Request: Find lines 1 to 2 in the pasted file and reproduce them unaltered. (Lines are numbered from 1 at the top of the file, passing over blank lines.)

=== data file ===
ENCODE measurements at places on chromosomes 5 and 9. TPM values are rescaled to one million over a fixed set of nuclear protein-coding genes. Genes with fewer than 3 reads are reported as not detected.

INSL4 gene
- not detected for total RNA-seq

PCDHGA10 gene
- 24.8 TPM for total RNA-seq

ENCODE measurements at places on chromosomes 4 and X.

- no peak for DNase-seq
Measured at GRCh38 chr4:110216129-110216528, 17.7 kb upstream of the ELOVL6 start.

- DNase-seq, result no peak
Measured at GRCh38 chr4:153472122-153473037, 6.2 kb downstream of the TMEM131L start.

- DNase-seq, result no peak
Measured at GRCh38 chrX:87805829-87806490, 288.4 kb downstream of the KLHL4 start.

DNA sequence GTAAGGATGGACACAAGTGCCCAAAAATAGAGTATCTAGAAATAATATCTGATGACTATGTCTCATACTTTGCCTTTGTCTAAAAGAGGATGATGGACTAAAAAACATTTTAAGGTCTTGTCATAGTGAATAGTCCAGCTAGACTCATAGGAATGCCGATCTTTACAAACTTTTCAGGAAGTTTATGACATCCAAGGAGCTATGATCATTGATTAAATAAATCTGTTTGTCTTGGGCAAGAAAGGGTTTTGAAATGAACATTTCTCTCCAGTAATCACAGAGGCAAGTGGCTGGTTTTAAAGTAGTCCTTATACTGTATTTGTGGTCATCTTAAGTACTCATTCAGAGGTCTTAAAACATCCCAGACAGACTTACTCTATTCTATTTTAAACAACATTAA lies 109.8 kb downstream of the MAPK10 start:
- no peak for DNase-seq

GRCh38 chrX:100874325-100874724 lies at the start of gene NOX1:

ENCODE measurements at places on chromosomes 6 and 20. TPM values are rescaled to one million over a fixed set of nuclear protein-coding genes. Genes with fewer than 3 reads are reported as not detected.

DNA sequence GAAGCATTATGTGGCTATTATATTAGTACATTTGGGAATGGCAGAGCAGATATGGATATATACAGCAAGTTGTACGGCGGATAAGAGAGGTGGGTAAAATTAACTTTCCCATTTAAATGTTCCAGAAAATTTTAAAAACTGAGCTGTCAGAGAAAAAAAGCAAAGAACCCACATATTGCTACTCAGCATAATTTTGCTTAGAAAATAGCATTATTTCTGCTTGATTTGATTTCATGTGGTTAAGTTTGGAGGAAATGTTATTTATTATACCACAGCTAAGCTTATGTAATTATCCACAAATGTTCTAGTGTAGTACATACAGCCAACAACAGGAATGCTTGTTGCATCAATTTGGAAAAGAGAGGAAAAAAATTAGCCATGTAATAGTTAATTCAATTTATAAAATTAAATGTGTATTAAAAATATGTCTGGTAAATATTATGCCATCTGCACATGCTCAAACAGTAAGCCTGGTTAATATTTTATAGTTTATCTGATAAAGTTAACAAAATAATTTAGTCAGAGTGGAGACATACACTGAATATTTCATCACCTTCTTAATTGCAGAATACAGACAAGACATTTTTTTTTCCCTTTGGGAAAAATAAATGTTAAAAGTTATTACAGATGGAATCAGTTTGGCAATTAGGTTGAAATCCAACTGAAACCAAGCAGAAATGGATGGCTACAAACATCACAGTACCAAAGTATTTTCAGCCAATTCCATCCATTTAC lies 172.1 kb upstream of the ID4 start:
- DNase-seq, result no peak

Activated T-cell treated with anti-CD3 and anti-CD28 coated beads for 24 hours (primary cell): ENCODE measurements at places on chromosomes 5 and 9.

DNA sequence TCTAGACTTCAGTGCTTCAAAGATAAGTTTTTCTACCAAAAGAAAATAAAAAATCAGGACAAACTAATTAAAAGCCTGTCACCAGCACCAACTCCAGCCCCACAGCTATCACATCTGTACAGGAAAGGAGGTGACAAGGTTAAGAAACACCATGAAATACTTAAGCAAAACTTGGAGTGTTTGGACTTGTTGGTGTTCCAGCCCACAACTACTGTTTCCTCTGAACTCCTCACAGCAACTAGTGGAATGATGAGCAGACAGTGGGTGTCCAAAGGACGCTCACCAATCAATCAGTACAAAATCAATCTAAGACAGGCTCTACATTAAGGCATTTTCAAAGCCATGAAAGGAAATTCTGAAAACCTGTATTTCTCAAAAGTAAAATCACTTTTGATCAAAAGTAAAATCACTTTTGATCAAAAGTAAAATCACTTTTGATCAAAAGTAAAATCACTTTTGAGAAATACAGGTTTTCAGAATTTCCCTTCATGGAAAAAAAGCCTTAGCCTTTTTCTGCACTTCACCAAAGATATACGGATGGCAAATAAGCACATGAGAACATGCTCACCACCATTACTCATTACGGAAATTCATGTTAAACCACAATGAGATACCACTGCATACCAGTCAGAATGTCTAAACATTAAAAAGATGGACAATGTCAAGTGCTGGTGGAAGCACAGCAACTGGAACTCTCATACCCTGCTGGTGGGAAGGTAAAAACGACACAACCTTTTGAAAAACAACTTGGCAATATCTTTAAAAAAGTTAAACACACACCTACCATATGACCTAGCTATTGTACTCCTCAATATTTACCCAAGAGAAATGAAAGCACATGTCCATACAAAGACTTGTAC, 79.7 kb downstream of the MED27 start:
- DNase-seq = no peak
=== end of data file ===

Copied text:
ENCODE measurements at places on chromosomes 5 and 9. TPM values are rescaled to one million over a fixed set of nuclear protein-coding genes. Genes with fewer than 3 reads are reported as not detected.

INSL4 gene